05 October 2022
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How to survive the storm of AI in translation?

A ‘no fear’ guide to professional translators and LSPs

Professional translators, especially in India and other countries with rapidly expanding language services markets, tend to be skeptical of and confused by machine translation. The worry is that machine translation will cut into their income now and eventually eliminate their jobs.

Are we making progress or losing ground, they wonder. Today, AI seems to instill the same feelings of loss and dread across nearly the entire business world. The fact that machines are replacing human labour is an undeniable reality. With each passing day, machine translation systems improve in intelligence. Is it possible that current jobs, such as post-editing, will be eliminated in the future?

Despite my 20+ years of experience as a professional translator and LSP founder, I admit that I am afraid. Our business has already been disrupted by machine translation. With the introduction of neural machine translation in 2017, MT in Indian languages has become a reality. Google, Microsoft, Amazon, Meta, and other companies have already left their mark on the major Indian languages. After conquering the major ones, they advanced to the next set of languages such as Tulu and Bhojpuri. Dogri and Mizo.

Have you heard the name of Meta's (Facebook's) new project? It reads fantastically, "No Language Left Behind"! Yes, they want all of the world's languages to be spoken in the metaverse they are creating. How? AI language generation, machine translation in text, voice, audio, and video, AR/VR, and so on. Every language is an oil well if data is new oil. As AI approaches its goal of conquering languages, a brave new world is taking shape in which everything we know about the language industry today will be forever altered. Is my job safe in this paradigm shift?

Our poor LSPs and translators are confused. What should be done if we are to exist in the industry at all, let alone profit?

In the early days of the AI era, predicting is dangerous in a fast-changing and unpredictable world. However, we can clearly see some industry trajectories. Technology may be changing overnight, but only in the labs and in public relations. In reality, there is always a period of transition. Machines require humans desperately during this transformative stage.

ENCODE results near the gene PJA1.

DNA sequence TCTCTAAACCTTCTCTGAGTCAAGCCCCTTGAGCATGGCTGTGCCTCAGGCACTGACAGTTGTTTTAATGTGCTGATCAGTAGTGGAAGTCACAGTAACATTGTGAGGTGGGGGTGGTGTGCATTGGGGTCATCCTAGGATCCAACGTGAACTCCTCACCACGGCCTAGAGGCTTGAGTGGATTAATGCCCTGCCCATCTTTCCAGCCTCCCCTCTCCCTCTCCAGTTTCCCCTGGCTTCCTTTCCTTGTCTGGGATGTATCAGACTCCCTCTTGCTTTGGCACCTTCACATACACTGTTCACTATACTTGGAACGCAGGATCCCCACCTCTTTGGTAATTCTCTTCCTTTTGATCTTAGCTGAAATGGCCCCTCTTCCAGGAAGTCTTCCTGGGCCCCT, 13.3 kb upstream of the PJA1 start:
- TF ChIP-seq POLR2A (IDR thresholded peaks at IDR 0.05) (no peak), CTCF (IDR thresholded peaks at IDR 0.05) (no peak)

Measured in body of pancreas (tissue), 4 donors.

Consider the simple case of text translation: MT works its magic, and texts are translated in real time. However, in the real world, any content that is seriously considered reliable and/or publishable requires humans to be involved. Professional human translators and editors with strong translation, copy-editing, and proof-reading skills are required.

The collaboration between man and machine is then divided into three stages: pre-translation, translation, and post-translation. Professionals are required for pre-editing the source content, creating styles, and building glossaries for large and branded content. As previously stated, we require human editors to post-edit the MT output for accuracy, fluency, quality, and, more importantly, brand consistency. All quality checking and integrational tasks must be completed after translation and editing.

Even for short-lived content such as news or social media posts, branding and accuracy are non-negotiable. Style and glossaries are unavoidable in larger projects. Even if the machines are fine-tuned and re-trained with human-perfected copies, their contribution will never be completely eliminated. Focus will shift from ‘number of words’ to ‘overall contribution’.

As a result, good post-editors are in high demand. In fact, even terms like post-editing and post-editors are in flux. Today, we simply call them "language experts." These specialists will collaborate with the MT or multilingual text generation environment at all stages of content processing and management.

Furthermore, as MT lowers the cost of translation and AI makes it available to anyone at a lower cost, the customer base is expanding in every direction. The future unquestionably belongs to multilingual content makers, and monolingual content makers would have to be satisfied with the local market or perish. The race has already begun, and every company worth its salt is developing their own multi - language strategies. There will be no language left behind because the companies do not want any market to go untapped.

No language professional will be left behind too, because the language game is and will continue to be a man-machine combination. You only need to know how to win the game as an LSP or freelancer. The major decision to stay alive is to improve one's skills. More than that, understanding and accepting change is critical because it is how evolution works.

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The author is the founder of Ailaysa, a platform for AI translation and multilingual content. He is the CEO of Langscape Language Solutions Pvt Ltd and the former Vice President of Citlob (South). Send an email to senthil.nathan@ailaysa.com.

Senthil Nathan

Founder | Ailaysa